Slip and Fall Injuries: The Workers’ Compensation System

Call the Law Office of Gerald Brody & Associates today at (619) 528- 9800 to schedule a free consultation. 

Slip & Fall Workers Comepnsation attorney

Cracked, torn or uneven flooring. Poor lighting. Spilled liquid. Exposed cables. What do these workplace hazards have in common? They all contribute to the most common type of job-related accident: slip and fall

Each year, according to the National Safety Council, more than one million workers’ compensation claims are filed for slip and fall injuries. Usually, the damage is relatively minor. Sprained tendons, ligaments and muscles; minor bruises; and small gashes make up the majority of slip and fall injuries. But sometimes, a slip and fall results in something much more serious: head trauma, a herniated disc, a bone fracture, or even amputation. 

Slip and Fall Workers' Compensation Cases are Common in San Diego

If you slip and fall on the job and decide to file for workers’ compensation, chances are your claim won’t be an unusual one. After all, slip and falls account for over 20 percent of all workplace injuries. But just because cases like yours have been seen thousands of times before doesn’t mean you won’t have a tough time collecting your benefits.     

At the Law Offices of Gerald D. Brody & Associates, we’ve helped countless workers injured in slip and fall accidents get the benefits they desperately need to make a full recovery. Depending on the severity of your condition, the claims process can be a lengthy one. Here’s a brief overview of what you can expect for most soft-tissue injuries.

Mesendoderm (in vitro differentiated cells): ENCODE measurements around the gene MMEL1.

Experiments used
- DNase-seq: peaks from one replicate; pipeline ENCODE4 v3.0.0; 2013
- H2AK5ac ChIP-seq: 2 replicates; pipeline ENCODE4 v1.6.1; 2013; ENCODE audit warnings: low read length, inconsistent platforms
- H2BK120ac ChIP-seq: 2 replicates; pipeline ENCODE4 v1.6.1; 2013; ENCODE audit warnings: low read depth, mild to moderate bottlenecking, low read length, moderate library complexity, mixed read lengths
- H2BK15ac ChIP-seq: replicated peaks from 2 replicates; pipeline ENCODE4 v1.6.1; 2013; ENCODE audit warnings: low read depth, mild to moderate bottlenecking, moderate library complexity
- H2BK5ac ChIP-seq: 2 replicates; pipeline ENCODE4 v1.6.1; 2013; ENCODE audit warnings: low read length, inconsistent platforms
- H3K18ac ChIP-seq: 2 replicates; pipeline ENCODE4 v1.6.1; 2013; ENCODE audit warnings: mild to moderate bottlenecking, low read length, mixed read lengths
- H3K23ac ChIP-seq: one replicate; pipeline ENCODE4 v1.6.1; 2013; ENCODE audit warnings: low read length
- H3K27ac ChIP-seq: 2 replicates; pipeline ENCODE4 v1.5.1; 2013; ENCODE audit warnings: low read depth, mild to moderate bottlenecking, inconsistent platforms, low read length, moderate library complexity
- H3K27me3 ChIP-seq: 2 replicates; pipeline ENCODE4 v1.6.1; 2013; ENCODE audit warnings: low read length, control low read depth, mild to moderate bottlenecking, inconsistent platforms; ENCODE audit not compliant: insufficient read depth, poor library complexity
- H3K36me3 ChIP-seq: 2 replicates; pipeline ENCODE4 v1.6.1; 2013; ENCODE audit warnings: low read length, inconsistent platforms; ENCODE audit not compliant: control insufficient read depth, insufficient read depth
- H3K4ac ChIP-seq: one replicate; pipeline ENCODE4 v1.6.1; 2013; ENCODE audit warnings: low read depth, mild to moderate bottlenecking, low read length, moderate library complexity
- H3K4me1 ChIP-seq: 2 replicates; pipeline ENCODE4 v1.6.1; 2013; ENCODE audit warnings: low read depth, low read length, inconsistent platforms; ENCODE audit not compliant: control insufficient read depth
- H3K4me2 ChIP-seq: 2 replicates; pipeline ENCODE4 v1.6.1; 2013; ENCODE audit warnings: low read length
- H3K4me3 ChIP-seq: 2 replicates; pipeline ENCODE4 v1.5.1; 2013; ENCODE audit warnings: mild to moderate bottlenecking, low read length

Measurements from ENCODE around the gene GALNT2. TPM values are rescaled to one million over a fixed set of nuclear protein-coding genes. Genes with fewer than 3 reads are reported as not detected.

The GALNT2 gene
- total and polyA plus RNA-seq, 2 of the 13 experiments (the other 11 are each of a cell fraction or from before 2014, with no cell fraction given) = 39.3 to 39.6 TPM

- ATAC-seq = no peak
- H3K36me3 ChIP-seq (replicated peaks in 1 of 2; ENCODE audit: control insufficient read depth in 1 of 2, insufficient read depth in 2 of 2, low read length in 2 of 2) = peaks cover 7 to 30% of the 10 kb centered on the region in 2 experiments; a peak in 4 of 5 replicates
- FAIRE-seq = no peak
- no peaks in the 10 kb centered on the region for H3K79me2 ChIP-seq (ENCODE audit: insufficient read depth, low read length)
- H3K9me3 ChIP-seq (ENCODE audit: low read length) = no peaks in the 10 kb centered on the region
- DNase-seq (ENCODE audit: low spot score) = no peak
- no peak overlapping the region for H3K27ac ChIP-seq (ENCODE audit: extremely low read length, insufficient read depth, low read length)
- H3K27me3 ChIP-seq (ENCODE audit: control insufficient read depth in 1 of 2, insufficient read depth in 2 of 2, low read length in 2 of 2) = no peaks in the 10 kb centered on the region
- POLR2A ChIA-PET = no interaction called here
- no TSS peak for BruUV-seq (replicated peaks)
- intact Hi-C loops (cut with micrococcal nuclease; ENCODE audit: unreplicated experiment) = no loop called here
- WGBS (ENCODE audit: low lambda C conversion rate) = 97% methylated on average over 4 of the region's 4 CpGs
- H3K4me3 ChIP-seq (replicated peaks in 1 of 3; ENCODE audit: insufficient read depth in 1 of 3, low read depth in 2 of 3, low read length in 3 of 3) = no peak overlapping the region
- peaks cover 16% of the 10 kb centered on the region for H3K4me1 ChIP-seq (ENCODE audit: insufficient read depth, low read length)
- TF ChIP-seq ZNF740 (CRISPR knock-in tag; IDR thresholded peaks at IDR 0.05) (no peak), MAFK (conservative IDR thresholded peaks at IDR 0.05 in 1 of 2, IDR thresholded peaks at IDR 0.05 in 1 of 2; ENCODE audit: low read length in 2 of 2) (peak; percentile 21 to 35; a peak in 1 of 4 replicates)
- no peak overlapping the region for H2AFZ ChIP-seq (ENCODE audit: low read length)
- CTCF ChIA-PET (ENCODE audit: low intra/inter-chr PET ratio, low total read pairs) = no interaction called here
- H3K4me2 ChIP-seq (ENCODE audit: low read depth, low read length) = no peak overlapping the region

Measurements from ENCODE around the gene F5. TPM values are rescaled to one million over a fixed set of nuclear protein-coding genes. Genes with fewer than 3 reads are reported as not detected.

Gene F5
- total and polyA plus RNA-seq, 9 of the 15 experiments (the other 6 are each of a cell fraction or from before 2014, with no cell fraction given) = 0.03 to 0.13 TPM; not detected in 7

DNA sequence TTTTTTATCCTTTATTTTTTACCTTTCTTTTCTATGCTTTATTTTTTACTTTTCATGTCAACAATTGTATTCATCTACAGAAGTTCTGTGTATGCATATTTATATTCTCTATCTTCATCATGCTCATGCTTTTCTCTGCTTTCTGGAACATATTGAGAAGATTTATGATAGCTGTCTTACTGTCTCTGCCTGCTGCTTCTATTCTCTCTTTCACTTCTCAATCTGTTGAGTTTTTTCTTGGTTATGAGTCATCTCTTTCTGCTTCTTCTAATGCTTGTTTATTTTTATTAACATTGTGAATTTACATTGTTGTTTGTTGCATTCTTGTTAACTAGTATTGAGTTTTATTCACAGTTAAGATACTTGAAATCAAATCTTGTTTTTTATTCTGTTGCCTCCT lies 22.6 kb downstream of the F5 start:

How to File a Workers’ Compensation Claim for Your Slip and Fall Injury

Regardless of the reason for your slip and fall, all workers compensation injuries must be proven to result directly from the performance of job-related duties. To do this, you’ll have to file a “first report of injury” form (DWC-1) with your employer. This is where you’ll note specific details about your slip and fall such as the time, date, and cause of the accident.

Next, your employer will give you a list of approved physicians that are paid for as part of your workers’ compensation benefits. After choosing a physician, you’ll go in for an evaluation. If necessary, you may be referred to a specialist who concentrates in the area of your injury such as a chiropractor, podiatrist, or orthopedist. Once you’ve reached a level of maximum medical improvement (MMI), you’ll receive a return to work form, noting your limitations or clearance to resume your job duties.